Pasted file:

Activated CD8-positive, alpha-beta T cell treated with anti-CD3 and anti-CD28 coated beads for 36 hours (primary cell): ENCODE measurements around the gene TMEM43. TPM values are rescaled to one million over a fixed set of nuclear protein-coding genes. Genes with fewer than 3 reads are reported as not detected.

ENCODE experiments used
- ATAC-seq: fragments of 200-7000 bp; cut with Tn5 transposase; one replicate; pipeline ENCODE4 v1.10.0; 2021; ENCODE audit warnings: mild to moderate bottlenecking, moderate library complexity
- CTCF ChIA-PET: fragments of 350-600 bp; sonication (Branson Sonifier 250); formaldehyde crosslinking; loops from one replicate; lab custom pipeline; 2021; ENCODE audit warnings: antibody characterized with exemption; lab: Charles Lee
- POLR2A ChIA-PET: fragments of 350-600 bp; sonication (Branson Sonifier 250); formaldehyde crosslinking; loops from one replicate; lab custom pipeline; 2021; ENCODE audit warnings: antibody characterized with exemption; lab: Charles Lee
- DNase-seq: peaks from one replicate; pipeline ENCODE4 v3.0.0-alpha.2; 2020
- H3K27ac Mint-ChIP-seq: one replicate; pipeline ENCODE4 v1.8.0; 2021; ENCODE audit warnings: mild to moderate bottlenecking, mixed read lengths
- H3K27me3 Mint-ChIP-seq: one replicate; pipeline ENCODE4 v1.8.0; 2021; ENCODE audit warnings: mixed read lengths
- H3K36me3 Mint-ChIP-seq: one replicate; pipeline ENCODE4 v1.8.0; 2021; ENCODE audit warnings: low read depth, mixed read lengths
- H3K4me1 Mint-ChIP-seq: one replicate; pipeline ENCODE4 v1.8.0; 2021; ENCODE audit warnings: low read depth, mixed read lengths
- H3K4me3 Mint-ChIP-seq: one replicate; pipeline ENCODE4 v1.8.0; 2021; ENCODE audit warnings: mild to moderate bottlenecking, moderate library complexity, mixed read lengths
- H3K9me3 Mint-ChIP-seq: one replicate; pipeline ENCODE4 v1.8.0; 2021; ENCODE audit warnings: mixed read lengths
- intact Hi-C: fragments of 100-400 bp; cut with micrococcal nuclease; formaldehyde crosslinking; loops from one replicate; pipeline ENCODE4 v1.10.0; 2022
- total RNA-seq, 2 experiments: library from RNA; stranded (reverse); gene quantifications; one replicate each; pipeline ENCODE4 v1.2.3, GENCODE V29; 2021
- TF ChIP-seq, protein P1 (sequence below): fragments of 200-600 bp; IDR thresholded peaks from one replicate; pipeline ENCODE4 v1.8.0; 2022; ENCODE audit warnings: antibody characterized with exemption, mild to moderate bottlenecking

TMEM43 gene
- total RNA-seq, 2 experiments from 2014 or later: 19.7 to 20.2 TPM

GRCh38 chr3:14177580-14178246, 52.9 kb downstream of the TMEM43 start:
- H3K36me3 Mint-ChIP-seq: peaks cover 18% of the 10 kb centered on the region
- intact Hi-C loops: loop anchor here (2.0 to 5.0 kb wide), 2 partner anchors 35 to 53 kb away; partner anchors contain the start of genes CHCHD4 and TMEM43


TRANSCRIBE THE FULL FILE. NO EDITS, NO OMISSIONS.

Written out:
Activated CD8-positive, alpha-beta T cell treated with anti-CD3 and anti-CD28 coated beads for 36 hours (primary cell): ENCODE measurements around the gene TMEM43. TPM values are rescaled to one million over a fixed set of nuclear protein-coding genes. Genes with fewer than 3 reads are reported as not detected.

ENCODE experiments used
- ATAC-seq: fragments of 200-7000 bp; cut with Tn5 transposase; one replicate; pipeline ENCODE4 v1.10.0; 2021; ENCODE audit warnings: mild to moderate bottlenecking, moderate library complexity
- CTCF ChIA-PET: fragments of 350-600 bp; sonication (Branson Sonifier 250); formaldehyde crosslinking; loops from one replicate; lab custom pipeline; 2021; ENCODE audit warnings: antibody characterized with exemption; lab: Charles Lee
- POLR2A ChIA-PET: fragments of 350-600 bp; sonication (Branson Sonifier 250); formaldehyde crosslinking; loops from one replicate; lab custom pipeline; 2021; ENCODE audit warnings: antibody characterized with exemption; lab: Charles Lee
- DNase-seq: peaks from one replicate; pipeline ENCODE4 v3.0.0-alpha.2; 2020
- H3K27ac Mint-ChIP-seq: one replicate; pipeline ENCODE4 v1.8.0; 2021; ENCODE audit warnings: mild to moderate bottlenecking, mixed read lengths
- H3K27me3 Mint-ChIP-seq: one replicate; pipeline ENCODE4 v1.8.0; 2021; ENCODE audit warnings: mixed read lengths
- H3K36me3 Mint-ChIP-seq: one replicate; pipeline ENCODE4 v1.8.0; 2021; ENCODE audit warnings: low read depth, mixed read lengths
- H3K4me1 Mint-ChIP-seq: one replicate; pipeline ENCODE4 v1.8.0; 2021; ENCODE audit warnings: low read depth, mixed read lengths
- H3K4me3 Mint-ChIP-seq: one replicate; pipeline ENCODE4 v1.8.0; 2021; ENCODE audit warnings: mild to moderate bottlenecking, moderate library complexity, mixed read lengths
- H3K9me3 Mint-ChIP-seq: one replicate; pipeline ENCODE4 v1.8.0; 2021; ENCODE audit warnings: mixed read lengths
- intact Hi-C: fragments of 100-400 bp; cut with micrococcal nuclease; formaldehyde crosslinking; loops from one replicate; pipeline ENCODE4 v1.10.0; 2022
- total RNA-seq, 2 experiments: library from RNA; stranded (reverse); gene quantifications; one replicate each; pipeline ENCODE4 v1.2.3, GENCODE V29; 2021
- TF ChIP-seq, protein P1 (sequence below): fragments of 200-600 bp; IDR thresholded peaks from one replicate; pipeline ENCODE4 v1.8.0; 2022; ENCODE audit warnings: antibody characterized with exemption, mild to moderate bottlenecking

TMEM43 gene
- total RNA-seq, 2 experiments from 2014 or later: 19.7 to 20.2 TPM

GRCh38 chr3:14177580-14178246, 52.9 kb downstream of the TMEM43 start:
- H3K36me3 Mint-ChIP-seq: peaks cover 18% of the 10 kb centered on the region
- intact Hi-C loops: loop anchor here (2.0 to 5.0 kb wide), 2 partner anchors 35 to 53 kb away; partner anchors contain the start of genes CHCHD4 and TMEM43